The elders in Antioch did not travel to Jerusalem; Paul and Barnabas made the journey. Paul and Barnabas are nowhere called elders, but they are listed as teachers and prophets. The prophets and teachers, not the elders, traveled among the congregations.

Notice Acts 13:1-4: "Now in the church that was at Antioch there were certain prophets and teachers . . . As they ministered to the Lord and fasted, the Holy Spirit said, 'Now separate to Me Barnabas and Saul for the work to which I have called them.' Then, having fasted and prayed, and laid hands on them, they sent them away."

Paul and Barnabas traveled together and were directed by the Holy Spirit to raise up churches. They also appointed elders in every city to which they traveled (see Acts 14:21).

Once the elders were appointed, they were independent; Paul and Barnabas, even though they were apostles, had limited authority over them.

That is why Paul and Barnabas commended them to the Lord. The elders were to work together on local matters as they were guided by the Lord. They did not report to a hierarchy, nor were they controlled by a hierarchy, nor were they controlled by the Jerusalem church.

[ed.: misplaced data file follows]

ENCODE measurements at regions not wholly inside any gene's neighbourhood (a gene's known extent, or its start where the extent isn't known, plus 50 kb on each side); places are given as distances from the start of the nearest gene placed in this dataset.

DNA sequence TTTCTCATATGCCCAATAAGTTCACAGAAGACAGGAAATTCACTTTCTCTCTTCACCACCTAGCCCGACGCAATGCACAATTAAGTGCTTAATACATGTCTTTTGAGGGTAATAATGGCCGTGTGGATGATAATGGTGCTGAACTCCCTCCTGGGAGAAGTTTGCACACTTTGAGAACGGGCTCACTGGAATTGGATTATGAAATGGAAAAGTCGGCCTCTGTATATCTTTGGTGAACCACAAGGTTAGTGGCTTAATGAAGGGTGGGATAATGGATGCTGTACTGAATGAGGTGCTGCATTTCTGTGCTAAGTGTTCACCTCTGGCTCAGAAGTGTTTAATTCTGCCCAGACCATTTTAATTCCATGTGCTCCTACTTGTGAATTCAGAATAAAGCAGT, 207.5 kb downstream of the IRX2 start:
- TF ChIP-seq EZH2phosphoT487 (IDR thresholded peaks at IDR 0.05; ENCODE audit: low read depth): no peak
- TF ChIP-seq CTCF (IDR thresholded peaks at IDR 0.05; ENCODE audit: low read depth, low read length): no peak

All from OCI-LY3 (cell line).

In the book of Acts we also have the example of Judas and Silas (Acts 15:22). Those two men were prophets from the Jerusalem church; they were not elders (verse 32): "Now Judas and Silas, themselves being prophets also, exhorted and strengthened the brethren with many words."

Again, it was the prophets and the teachers who traveled between congregations, not the elders. In this case Paul, Barnabas, Judas and Silas delivered a letter. They were prophets and teachers, not elders.

Unity responsibilities